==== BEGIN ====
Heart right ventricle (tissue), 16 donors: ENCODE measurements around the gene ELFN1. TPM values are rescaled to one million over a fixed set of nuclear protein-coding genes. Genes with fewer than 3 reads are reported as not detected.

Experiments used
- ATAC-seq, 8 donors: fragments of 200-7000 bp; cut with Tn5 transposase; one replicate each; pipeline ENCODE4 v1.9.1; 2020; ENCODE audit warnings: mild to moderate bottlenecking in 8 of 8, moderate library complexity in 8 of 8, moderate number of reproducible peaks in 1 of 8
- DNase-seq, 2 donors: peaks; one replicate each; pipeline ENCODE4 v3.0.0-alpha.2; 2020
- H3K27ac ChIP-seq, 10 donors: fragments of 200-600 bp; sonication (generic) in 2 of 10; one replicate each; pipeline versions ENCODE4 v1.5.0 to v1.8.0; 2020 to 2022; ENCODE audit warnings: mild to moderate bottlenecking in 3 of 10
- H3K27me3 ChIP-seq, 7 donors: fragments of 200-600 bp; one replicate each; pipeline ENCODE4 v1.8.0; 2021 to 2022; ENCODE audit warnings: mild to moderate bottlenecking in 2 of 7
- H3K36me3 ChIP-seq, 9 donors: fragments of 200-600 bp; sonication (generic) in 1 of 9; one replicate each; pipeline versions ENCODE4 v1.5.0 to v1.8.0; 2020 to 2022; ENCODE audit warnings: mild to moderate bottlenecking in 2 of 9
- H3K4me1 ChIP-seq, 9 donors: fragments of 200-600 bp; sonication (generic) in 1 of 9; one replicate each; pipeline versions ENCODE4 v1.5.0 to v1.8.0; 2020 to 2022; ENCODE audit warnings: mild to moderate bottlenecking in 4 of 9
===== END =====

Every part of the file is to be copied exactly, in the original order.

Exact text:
Heart right ventricle (tissue), 16 donors: ENCODE measurements around the gene ELFN1. TPM values are rescaled to one million over a fixed set of nuclear protein-coding genes. Genes with fewer than 3 reads are reported as not detected.

Experiments used
- ATAC-seq, 8 donors: fragments of 200-7000 bp; cut with Tn5 transposase; one replicate each; pipeline ENCODE4 v1.9.1; 2020; ENCODE audit warnings: mild to moderate bottlenecking in 8 of 8, moderate library complexity in 8 of 8, moderate number of reproducible peaks in 1 of 8
- DNase-seq, 2 donors: peaks; one replicate each; pipeline ENCODE4 v3.0.0-alpha.2; 2020
- H3K27ac ChIP-seq, 10 donors: fragments of 200-600 bp; sonication (generic) in 2 of 10; one replicate each; pipeline versions ENCODE4 v1.5.0 to v1.8.0; 2020 to 2022; ENCODE audit warnings: mild to moderate bottlenecking in 3 of 10
- H3K27me3 ChIP-seq, 7 donors: fragments of 200-600 bp; one replicate each; pipeline ENCODE4 v1.8.0; 2021 to 2022; ENCODE audit warnings: mild to moderate bottlenecking in 2 of 7
- H3K36me3 ChIP-seq, 9 donors: fragments of 200-600 bp; sonication (generic) in 1 of 9; one replicate each; pipeline versions ENCODE4 v1.5.0 to v1.8.0; 2020 to 2022; ENCODE audit warnings: mild to moderate bottlenecking in 2 of 9
- H3K4me1 ChIP-seq, 9 donors: fragments of 200-600 bp; sonication (generic) in 1 of 9; one replicate each; pipeline versions ENCODE4 v1.5.0 to v1.8.0; 2020 to 2022; ENCODE audit warnings: mild to moderate bottlenecking in 4 of 9